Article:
Just when we thought things were getting back to normal after the storm another reminder of the cruising learning curve came and paid a visit.
I was working on the computer when it went down (inverter problem) followed quickly by the charging system going down (battery problem). I was watching the battery bank amps visibly bleeding out, and voltages dropping. Ack! No problem, I'll just start the boat and charge things up. Click - click. No go. Boat won't start.
Before explaining what happened I'll give you the sage advice most long term cruisers have probably learned the hard way. 1) Don't mix battery types in a charging system (i.e. Lead acid and Gell cells). 2) Don't trust amp hour readings - only look at Voltages.
Those of you saying "Of course you do those things," well... you're in the club already. Now so am I.
When we bought this boat, the previous owner Max was to install all new batteries in the battery bank, which he did. Four good deep cycle lead acid 6 V Golf cart batteries, plus a 12 V Starter battery. Check. Trouble was, the starter was a Gell Cell battery - which he told me was a sealed lead acid - and not reading Spanish - I wasn't able to argue the point. In retrospect - the "sealed" part should have been the give-away.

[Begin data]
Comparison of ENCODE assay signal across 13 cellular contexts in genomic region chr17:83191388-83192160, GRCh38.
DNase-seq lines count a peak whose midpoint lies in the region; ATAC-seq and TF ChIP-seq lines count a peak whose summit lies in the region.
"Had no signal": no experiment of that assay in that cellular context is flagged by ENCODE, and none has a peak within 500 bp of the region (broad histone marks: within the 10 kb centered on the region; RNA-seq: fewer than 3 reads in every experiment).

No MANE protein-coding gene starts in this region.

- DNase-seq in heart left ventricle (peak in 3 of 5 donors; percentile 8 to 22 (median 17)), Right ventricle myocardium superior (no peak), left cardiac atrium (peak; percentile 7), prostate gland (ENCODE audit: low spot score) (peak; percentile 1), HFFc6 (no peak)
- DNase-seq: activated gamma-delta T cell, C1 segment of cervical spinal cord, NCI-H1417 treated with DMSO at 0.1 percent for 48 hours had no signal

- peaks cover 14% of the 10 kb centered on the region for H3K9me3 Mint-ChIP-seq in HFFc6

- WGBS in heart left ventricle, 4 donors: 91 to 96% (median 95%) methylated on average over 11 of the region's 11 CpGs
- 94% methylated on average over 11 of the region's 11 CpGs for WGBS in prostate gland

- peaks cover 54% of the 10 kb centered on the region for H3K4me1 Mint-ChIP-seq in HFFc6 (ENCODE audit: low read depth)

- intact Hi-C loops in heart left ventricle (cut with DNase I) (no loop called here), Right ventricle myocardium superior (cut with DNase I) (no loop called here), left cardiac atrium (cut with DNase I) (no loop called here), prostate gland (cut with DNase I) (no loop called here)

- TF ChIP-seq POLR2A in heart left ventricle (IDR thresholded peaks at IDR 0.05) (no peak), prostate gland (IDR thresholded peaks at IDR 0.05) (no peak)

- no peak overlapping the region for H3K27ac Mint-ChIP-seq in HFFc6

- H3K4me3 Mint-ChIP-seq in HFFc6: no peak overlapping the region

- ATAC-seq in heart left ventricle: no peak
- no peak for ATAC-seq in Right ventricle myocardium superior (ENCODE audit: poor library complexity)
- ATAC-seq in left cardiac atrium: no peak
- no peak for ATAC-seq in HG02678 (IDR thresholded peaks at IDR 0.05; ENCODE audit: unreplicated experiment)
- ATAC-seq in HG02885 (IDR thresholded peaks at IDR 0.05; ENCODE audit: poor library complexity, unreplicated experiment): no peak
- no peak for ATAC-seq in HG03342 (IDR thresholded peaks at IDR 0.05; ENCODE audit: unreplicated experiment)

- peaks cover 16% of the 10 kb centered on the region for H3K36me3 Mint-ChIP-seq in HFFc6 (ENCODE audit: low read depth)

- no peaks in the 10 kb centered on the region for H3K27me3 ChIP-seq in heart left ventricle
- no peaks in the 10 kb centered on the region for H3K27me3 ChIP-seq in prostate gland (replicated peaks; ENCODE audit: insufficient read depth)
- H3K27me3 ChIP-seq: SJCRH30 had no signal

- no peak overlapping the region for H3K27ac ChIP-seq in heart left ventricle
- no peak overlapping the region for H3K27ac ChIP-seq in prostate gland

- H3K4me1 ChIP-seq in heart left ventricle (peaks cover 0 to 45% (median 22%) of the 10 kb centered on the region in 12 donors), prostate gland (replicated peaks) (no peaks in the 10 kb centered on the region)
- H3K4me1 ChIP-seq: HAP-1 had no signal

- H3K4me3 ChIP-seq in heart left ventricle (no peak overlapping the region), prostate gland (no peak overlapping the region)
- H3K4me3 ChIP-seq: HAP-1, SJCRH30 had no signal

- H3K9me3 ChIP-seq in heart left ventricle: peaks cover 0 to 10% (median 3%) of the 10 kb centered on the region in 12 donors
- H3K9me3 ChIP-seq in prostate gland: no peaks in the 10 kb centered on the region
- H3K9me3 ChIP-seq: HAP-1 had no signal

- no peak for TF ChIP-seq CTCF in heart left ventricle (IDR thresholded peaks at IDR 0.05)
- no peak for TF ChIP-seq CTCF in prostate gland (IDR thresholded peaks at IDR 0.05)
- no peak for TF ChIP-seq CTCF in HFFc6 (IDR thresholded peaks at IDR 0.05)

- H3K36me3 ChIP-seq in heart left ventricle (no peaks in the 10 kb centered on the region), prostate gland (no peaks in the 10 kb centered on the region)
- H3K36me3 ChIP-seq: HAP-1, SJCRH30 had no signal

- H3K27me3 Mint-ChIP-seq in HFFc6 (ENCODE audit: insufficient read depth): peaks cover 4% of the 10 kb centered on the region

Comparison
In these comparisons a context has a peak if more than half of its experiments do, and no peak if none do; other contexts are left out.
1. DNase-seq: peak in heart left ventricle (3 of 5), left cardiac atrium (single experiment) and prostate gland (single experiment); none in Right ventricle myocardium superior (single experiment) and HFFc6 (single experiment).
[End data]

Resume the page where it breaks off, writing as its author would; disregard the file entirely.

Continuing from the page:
Anyway... so the problem is that our regulator has been overcharging the Gell Cell's (they accept a lower voltage) - and so the the Gell Cell Starter battery had a electrolyte boil off. The bad Starter dragged the rest of the house bank ( the other 4 batteries) down, and me... well I was watching the amp hours available (which is an imaginary number since it is based on voltage only - and your word that the battery capacity is "X" - presuming "X" is a good value like 400 amp hours. If the capacity of the batteries has been degraded the Voltage will still show fully charged - but the capacity is minimal. Yeah, like a fully charged tricycle.
So once we figured out our House Bank was dragged down - we had to bring it back to life. We stuck it on a charger for three days, and brought the capacity back so every cell was in the green with the hygrometer - which checks the specific gravity of the acid in the cells. Now we've isolated the starter (which is now a pretty gutless battery) and we are back in business. Dodged a bullet.
We probably will get a proper lead-acid 12 Volt Starter batter to replace our crummy one - thanks Max. Trouble is that here in New Zealand they start at about $350.00 - roughly 3 times the cost back home. We may wait till we get to a cheaper place. Not sure yet. Gotta love import taxes here.
So all is well. Pedestal is basically done - excepting some varnish. We'll go into the dock soon to clean our water tank - an annual job. We also have to do some sail maintenance, replace a broken batten on the main, and get a tang welded to strengthen it. Coming along. Seems like most boats here have a list about as long or longer.
Everyone's got a cold - snuffles and stuff. Tamsyn even has a low fever - she usually dodges these things, but not this time. Carrie's brother Tim has had some medical problems that we are all concerned about, and that's been a bit of a worry. We're also trying to figure out where we will head when we leave NZ. Cheers.